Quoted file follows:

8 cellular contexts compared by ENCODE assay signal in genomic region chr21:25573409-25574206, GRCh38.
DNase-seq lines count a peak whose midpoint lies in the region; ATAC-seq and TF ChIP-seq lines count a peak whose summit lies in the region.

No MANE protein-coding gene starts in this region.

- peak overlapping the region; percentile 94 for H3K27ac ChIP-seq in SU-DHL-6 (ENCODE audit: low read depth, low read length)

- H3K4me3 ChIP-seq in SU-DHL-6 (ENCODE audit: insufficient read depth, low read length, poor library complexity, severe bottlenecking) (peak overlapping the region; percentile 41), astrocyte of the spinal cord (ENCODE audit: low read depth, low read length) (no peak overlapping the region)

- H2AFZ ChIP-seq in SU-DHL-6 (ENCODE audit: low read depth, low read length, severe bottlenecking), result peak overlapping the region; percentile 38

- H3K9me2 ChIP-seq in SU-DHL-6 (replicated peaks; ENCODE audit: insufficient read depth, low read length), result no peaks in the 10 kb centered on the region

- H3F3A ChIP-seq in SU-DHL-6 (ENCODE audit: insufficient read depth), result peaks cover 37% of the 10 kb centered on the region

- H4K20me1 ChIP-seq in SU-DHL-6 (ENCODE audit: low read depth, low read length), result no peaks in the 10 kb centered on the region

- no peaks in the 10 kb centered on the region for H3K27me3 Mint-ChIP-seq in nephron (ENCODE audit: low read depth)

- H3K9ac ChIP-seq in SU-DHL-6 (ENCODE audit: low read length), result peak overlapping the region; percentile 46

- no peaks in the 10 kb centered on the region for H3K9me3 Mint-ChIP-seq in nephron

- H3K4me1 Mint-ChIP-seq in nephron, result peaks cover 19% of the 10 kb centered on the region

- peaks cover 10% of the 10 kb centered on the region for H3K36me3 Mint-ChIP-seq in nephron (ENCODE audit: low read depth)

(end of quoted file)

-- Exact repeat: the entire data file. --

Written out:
8 cellular contexts compared by ENCODE assay signal in genomic region chr21:25573409-25574206, GRCh38.
DNase-seq lines count a peak whose midpoint lies in the region; ATAC-seq and TF ChIP-seq lines count a peak whose summit lies in the region.

No MANE protein-coding gene starts in this region.

- peak overlapping the region; percentile 94 for H3K27ac ChIP-seq in SU-DHL-6 (ENCODE audit: low read depth, low read length)

- H3K4me3 ChIP-seq in SU-DHL-6 (ENCODE audit: insufficient read depth, low read length, poor library complexity, severe bottlenecking) (peak overlapping the region; percentile 41), astrocyte of the spinal cord (ENCODE audit: low read depth, low read length) (no peak overlapping the region)

- H2AFZ ChIP-seq in SU-DHL-6 (ENCODE audit: low read depth, low read length, severe bottlenecking), result peak overlapping the region; percentile 38

- H3K9me2 ChIP-seq in SU-DHL-6 (replicated peaks; ENCODE audit: insufficient read depth, low read length), result no peaks in the 10 kb centered on the region

- H3F3A ChIP-seq in SU-DHL-6 (ENCODE audit: insufficient read depth), result peaks cover 37% of the 10 kb centered on the region

- H4K20me1 ChIP-seq in SU-DHL-6 (ENCODE audit: low read depth, low read length), result no peaks in the 10 kb centered on the region

- no peaks in the 10 kb centered on the region for H3K27me3 Mint-ChIP-seq in nephron (ENCODE audit: low read depth)

- H3K9ac ChIP-seq in SU-DHL-6 (ENCODE audit: low read length), result peak overlapping the region; percentile 46

- no peaks in the 10 kb centered on the region for H3K9me3 Mint-ChIP-seq in nephron

- H3K4me1 Mint-ChIP-seq in nephron, result peaks cover 19% of the 10 kb centered on the region

- peaks cover 10% of the 10 kb centered on the region for H3K36me3 Mint-ChIP-seq in nephron (ENCODE audit: low read depth)